Force recruits almost 100 new officers

South Wales Police recruited 95 new officers in the 12 months to March 2022, according to the latest figures from the Home Office.

The newly-released data shows the Force had 3,269 officers on 31 March this year compared with 3,174 on the same date the year before.

The 3.8 per cent increase is slightly lower than the national figure of 4 per cent which equates to 4,927 extra officers and brings the total number of serving officers across England and Wales to 140,228.

Home Office officials said the latest figures revealed the second highest number of recruits in a year since records began, just behind the year ending March 2020 when there were 12,883 new officers.

The recruitment drive is part of the  Government’s Police Uplift Programme which aims to bring in 20,000 new officers by next March.

South Wales Police Federation chair Steve Treharne welcomed the increase in numbers but warned measures needed to put in place to ensure officer retention.

He said: “The recruitment and retention of new officers has been a cause for concern for some time so we are pleased to see the numbers heading in the right direction.

“Years of cutbacks have left policing near crisis point and we have to remember that, while very welcome, the Police Uplift Programme will still leave the people of South Wales with fewer officers than they had a decade ago.

“As a Federation, we are absolutely in favour of recruiting more officers, not only to rebuild our numbers to where they were before austerity but to go further, so we’re fit for today’s challenges. This is something we’ve campaigned for over many years.”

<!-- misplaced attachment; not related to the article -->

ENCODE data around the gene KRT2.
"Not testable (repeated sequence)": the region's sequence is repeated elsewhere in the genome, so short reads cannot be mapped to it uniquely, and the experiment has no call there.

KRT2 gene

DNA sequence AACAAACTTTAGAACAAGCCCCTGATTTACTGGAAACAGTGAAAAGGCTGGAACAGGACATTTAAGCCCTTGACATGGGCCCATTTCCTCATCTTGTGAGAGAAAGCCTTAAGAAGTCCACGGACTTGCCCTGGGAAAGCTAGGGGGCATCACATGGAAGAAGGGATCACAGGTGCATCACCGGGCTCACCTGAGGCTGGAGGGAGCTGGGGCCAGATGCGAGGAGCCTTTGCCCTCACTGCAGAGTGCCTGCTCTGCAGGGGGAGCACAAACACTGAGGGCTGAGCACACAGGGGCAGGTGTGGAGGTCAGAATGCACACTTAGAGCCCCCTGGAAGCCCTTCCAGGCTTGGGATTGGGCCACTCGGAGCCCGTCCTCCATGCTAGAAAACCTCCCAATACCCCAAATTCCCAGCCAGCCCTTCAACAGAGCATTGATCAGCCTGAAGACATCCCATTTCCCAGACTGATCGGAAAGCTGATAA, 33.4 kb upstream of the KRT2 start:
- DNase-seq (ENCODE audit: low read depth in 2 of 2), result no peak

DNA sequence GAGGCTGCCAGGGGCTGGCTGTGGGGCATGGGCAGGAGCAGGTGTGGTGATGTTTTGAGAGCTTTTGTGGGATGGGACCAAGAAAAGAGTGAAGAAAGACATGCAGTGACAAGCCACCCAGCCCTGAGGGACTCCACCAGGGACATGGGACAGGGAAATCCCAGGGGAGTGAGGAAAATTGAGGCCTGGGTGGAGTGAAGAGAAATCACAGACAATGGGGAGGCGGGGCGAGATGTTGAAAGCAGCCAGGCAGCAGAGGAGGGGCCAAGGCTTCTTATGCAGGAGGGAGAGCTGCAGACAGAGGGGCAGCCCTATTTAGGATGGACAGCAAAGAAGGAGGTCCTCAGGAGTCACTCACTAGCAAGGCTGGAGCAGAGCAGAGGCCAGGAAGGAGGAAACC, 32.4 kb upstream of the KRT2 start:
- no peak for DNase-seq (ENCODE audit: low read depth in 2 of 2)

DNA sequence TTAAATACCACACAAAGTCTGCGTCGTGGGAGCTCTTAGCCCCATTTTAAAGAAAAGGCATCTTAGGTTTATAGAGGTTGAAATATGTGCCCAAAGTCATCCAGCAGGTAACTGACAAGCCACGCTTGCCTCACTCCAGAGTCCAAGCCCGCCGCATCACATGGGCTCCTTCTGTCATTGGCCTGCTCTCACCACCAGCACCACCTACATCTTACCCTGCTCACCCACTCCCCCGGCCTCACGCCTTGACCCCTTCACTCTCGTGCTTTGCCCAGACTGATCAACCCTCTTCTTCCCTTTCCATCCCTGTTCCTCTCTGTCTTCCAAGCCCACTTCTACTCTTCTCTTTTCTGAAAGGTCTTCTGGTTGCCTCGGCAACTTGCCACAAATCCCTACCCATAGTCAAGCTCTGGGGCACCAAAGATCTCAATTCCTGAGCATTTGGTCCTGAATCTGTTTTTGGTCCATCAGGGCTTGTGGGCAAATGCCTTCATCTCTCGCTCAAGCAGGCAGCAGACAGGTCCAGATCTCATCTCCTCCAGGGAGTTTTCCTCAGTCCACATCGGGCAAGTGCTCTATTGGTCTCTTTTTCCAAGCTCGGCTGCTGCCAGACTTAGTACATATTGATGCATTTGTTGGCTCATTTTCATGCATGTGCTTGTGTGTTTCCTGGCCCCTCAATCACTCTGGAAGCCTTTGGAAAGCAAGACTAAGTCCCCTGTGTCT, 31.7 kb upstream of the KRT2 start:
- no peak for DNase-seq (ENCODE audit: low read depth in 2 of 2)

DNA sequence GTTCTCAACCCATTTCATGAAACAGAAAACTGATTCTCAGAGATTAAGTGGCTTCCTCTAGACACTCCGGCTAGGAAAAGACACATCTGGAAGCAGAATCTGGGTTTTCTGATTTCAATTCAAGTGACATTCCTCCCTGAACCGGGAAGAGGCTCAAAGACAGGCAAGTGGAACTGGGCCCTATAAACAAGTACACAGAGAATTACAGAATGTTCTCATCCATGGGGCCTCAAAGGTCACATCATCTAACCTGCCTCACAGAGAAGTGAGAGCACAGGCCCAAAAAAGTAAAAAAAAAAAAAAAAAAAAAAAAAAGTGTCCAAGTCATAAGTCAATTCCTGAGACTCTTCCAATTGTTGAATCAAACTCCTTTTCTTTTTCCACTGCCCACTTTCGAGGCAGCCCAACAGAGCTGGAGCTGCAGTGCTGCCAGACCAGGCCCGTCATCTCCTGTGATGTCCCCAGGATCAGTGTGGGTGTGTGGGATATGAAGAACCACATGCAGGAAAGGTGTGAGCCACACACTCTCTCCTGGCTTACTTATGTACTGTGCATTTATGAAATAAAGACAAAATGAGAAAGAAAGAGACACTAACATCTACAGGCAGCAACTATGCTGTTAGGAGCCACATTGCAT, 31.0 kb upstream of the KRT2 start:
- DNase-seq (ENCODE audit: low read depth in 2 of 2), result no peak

Steve added: “I have a number of concerns one being is how effective these recruitment methods are in terms of getting people through the door. The second is retaining them throughout their probationary period. There are significant concerns concerning the demand being placed on our student officers throughout their PEQF journey. It is estimated that the student needs to invest 40 per cent of their RDs into self-study to be able to complete the programme and this cannot be right.

“Coupled with the low starting pay which leads officers into having to work over-time to pay their bills, we also have the issue of Force demand and cancelled rest days on top. As a result students are invariably undertaking their academic work on their annual leave periods and therefore they are having no time to decompress from the stressful role that policing brings. Our students are now getting burnt out before they even finish their probationary period and therefore retaining their services will become a challenge. So, my appeal to the Home Office and those driving the recruitment service is, let’s have a bit more openness and transparency.

“I would like to see the Federation able to play the role of a critical friend in this situation and advise on how issues around retention can be resolved.

“We all want to serve the public with a modern, efficient and proactive police force and we can only achieve that with ambitious levels of resourcing and I think there is still a long way to go before that happens.”